The new Institute for Privacy and Big Data, housed within Ryerson's Faculty of Science is an important component of the university's strategy, demonstrating how to harness the power of Big Data in ways that fully respects privacy. The Institute's main objectives include:

Promote the development of technologies that analyze data within an appropriate context and privacy-protective sphere, and applying those technologies in a positive-sum manner to the various sectors of Big Data in order to improve upon the value and utility of the associated analytics, all while strongly protecting the privacy of data-subjects.

Provide an educational platform to disseminate the techniques and procedures of privacy enhanced Big Data analytics through research programs.

Provide an incubation platform for start-up companies to utilize these technologies for new markets and applications, uniquely positioning them as Privacy by Design applications, delivering both privacy and Big Data analytics.

Ryerson's existing Privacy and Cyber Crime Institute (currently within the Ted Rogers School of Management) and the research conducted within it, including areas such as workplace privacy, data breaches, identity theft and online privacy, will become part of the new Institute under Dr. Cavoukian's leadership. The new Institute will serve as a hub for Ryerson students, faculty and staff engaged in data-driven training, discovery, innovation and commercialization.

Dr. Cavoukian will take the helm of the new Ryerson Institute for Privacy and Big Data effective July 1, with an official launch to follow in the 2014-15 academic year.

About Dr. Ann Cavoukian

Ontario's Information and Privacy Commissioner, Dr. Ann Cavoukian, is recognized as one of the leading privacy experts in the world. An avowed believer in the role that technology can play in protecting privacy, her ground-breaking 1995 paper with the Netherlands, on advancing privacy protection through the pursuit of privacy-enhancing technologies (PETs), is now part of the industry lexicon. Dr. Cavoukian is best known as the creator of Privacy by Design, which was unanimously approved as an international standard for privacy protection by the International Assembly of Privacy Commissioners and Data Protection Authorities at their annual conference in 2010 in Jerusalem. Since then, Privacy by Design has grown exponentially, having been operationalized in nine application areas and translated into 35 languages.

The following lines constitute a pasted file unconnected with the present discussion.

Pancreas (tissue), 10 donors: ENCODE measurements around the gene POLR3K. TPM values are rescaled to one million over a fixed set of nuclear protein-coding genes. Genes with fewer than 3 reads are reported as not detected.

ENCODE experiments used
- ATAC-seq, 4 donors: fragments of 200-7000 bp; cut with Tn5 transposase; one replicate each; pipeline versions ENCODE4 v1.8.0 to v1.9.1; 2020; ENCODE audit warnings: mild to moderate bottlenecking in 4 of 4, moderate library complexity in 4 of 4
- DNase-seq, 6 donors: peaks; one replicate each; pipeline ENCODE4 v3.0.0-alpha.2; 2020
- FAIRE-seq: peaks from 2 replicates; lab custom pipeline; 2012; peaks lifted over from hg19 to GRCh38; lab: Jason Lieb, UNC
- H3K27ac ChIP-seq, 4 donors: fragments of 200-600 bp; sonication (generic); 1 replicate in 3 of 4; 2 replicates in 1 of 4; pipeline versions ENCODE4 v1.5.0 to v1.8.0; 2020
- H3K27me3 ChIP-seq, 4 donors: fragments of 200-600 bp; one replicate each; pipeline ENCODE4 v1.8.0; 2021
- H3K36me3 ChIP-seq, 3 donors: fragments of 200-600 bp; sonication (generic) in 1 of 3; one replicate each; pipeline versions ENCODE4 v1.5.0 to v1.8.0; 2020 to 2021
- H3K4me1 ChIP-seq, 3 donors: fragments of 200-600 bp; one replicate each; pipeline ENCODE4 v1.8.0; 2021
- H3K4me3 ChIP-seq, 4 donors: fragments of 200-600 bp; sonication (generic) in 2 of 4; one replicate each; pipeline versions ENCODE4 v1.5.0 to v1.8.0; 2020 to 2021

About Ryerson University

Ryerson University is Canada's leader in innovative, career-oriented education and a university clearly on the move. With a mission to serve societal need, and a long-standing commitment to engaging its community, Ryerson offers more than 100 undergraduate and graduate programs. Distinctly urban, culturally diverse and inclusive, the university is home to more than 38,000 students, including 2,300 master's and PhD students, nearly 2,700 faculty and staff, and more than 155,000 alumni worldwide. Research at Ryerson is on a trajectory of success and growth: externally funded research has doubled in the past four years. The G. Raymond Chang School of Continuing Education is Canada's leading provider of university-based adult education. For more information, visit